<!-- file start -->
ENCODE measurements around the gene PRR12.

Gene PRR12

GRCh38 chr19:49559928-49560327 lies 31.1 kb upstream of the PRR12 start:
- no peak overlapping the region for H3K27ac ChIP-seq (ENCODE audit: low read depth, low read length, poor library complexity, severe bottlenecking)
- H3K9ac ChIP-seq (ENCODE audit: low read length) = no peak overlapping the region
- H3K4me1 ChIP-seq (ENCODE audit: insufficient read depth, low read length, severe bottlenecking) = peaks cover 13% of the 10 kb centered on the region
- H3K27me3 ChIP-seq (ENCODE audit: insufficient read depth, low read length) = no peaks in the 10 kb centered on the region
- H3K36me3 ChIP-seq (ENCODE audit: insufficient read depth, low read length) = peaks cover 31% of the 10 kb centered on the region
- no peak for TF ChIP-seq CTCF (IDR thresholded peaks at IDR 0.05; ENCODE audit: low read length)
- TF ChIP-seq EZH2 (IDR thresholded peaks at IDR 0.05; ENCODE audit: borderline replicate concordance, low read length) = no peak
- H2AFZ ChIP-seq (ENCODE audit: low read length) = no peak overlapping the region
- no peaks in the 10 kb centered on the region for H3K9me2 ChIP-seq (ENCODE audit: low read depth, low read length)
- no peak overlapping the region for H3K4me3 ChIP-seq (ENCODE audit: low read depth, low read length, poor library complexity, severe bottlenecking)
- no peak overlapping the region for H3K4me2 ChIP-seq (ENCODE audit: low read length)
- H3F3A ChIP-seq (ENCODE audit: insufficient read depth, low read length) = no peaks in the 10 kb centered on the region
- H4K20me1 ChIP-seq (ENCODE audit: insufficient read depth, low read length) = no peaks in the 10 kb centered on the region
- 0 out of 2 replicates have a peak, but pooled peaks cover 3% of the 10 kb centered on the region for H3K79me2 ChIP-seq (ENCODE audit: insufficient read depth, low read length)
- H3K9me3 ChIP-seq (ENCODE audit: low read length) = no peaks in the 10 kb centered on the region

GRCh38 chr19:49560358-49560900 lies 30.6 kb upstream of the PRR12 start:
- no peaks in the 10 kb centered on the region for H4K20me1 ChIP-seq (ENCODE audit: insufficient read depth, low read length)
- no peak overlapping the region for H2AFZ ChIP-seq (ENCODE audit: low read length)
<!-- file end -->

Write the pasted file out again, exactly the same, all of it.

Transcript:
ENCODE measurements around the gene PRR12.

Gene PRR12

GRCh38 chr19:49559928-49560327 lies 31.1 kb upstream of the PRR12 start:
- no peak overlapping the region for H3K27ac ChIP-seq (ENCODE audit: low read depth, low read length, poor library complexity, severe bottlenecking)
- H3K9ac ChIP-seq (ENCODE audit: low read length) = no peak overlapping the region
- H3K4me1 ChIP-seq (ENCODE audit: insufficient read depth, low read length, severe bottlenecking) = peaks cover 13% of the 10 kb centered on the region
- H3K27me3 ChIP-seq (ENCODE audit: insufficient read depth, low read length) = no peaks in the 10 kb centered on the region
- H3K36me3 ChIP-seq (ENCODE audit: insufficient read depth, low read length) = peaks cover 31% of the 10 kb centered on the region
- no peak for TF ChIP-seq CTCF (IDR thresholded peaks at IDR 0.05; ENCODE audit: low read length)
- TF ChIP-seq EZH2 (IDR thresholded peaks at IDR 0.05; ENCODE audit: borderline replicate concordance, low read length) = no peak
- H2AFZ ChIP-seq (ENCODE audit: low read length) = no peak overlapping the region
- no peaks in the 10 kb centered on the region for H3K9me2 ChIP-seq (ENCODE audit: low read depth, low read length)
- no peak overlapping the region for H3K4me3 ChIP-seq (ENCODE audit: low read depth, low read length, poor library complexity, severe bottlenecking)
- no peak overlapping the region for H3K4me2 ChIP-seq (ENCODE audit: low read length)
- H3F3A ChIP-seq (ENCODE audit: insufficient read depth, low read length) = no peaks in the 10 kb centered on the region
- H4K20me1 ChIP-seq (ENCODE audit: insufficient read depth, low read length) = no peaks in the 10 kb centered on the region
- 0 out of 2 replicates have a peak, but pooled peaks cover 3% of the 10 kb centered on the region for H3K79me2 ChIP-seq (ENCODE audit: insufficient read depth, low read length)
- H3K9me3 ChIP-seq (ENCODE audit: low read length) = no peaks in the 10 kb centered on the region

GRCh38 chr19:49560358-49560900 lies 30.6 kb upstream of the PRR12 start:
- no peaks in the 10 kb centered on the region for H4K20me1 ChIP-seq (ENCODE audit: insufficient read depth, low read length)
- no peak overlapping the region for H2AFZ ChIP-seq (ENCODE audit: low read length)